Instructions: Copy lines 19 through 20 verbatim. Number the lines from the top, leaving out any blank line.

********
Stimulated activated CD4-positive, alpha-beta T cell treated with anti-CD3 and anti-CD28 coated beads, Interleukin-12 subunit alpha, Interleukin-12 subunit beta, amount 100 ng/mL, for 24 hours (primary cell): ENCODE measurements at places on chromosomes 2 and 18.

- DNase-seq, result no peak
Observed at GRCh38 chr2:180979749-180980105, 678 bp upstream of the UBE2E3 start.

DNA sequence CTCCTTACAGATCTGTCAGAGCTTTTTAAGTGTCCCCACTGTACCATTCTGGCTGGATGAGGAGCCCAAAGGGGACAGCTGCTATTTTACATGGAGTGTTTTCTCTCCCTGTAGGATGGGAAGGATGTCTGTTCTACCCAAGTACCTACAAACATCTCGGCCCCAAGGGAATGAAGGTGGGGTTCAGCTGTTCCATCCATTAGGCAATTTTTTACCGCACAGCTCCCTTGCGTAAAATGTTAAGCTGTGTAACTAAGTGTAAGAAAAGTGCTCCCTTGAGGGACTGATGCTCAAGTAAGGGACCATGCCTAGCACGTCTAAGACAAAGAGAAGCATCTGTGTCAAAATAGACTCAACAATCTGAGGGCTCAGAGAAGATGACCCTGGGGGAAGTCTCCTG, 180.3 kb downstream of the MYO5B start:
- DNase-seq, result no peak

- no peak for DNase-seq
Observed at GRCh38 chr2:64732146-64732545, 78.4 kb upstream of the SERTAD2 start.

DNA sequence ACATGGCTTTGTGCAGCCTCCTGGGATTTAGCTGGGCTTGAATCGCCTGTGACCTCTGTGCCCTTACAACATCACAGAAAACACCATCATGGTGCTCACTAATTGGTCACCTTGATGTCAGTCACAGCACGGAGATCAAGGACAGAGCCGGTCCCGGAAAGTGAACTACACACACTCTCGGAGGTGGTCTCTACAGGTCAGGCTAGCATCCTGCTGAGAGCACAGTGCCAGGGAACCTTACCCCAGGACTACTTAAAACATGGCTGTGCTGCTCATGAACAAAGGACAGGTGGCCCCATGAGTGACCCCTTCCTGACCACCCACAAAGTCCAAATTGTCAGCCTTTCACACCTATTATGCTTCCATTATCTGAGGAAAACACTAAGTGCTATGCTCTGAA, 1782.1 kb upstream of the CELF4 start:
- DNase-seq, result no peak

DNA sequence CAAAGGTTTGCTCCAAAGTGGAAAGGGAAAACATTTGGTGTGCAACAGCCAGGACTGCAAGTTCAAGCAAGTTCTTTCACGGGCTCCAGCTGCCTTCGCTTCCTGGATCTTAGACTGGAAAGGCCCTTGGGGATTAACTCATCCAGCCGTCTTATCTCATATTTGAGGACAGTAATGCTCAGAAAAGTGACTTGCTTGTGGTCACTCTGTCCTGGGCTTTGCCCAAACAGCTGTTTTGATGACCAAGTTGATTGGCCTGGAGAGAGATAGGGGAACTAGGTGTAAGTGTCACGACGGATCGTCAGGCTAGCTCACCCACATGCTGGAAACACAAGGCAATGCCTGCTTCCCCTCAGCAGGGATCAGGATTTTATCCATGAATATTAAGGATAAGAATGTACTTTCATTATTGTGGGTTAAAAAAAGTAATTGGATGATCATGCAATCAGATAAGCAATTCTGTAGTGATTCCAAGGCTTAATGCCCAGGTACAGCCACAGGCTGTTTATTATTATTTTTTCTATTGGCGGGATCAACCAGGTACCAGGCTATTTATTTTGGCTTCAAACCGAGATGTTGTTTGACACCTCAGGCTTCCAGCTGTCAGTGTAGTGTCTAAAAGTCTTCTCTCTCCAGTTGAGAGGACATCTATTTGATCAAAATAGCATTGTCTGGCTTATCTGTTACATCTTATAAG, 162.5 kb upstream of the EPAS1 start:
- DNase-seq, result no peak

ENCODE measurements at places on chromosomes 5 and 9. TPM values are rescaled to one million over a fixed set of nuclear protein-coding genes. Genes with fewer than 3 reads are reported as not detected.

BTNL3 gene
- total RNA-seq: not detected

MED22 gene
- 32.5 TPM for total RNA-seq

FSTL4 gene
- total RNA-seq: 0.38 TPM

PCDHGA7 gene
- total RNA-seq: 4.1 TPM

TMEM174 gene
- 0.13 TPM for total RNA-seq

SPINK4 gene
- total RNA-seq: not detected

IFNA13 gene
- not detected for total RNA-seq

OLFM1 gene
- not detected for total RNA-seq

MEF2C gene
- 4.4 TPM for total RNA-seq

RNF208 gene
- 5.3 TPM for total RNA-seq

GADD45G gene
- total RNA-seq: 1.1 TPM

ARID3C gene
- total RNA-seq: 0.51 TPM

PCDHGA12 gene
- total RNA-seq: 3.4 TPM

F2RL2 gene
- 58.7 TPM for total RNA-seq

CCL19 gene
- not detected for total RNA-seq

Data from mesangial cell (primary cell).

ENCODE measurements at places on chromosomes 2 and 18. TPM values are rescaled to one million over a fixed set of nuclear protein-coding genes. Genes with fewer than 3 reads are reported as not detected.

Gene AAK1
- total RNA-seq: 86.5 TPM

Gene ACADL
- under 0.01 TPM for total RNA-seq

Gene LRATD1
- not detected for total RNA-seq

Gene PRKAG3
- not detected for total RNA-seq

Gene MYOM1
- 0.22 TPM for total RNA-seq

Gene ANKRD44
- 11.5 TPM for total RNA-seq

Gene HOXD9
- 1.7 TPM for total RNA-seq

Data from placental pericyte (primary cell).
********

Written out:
PCDHGA7 gene
- total RNA-seq: 4.1 TPM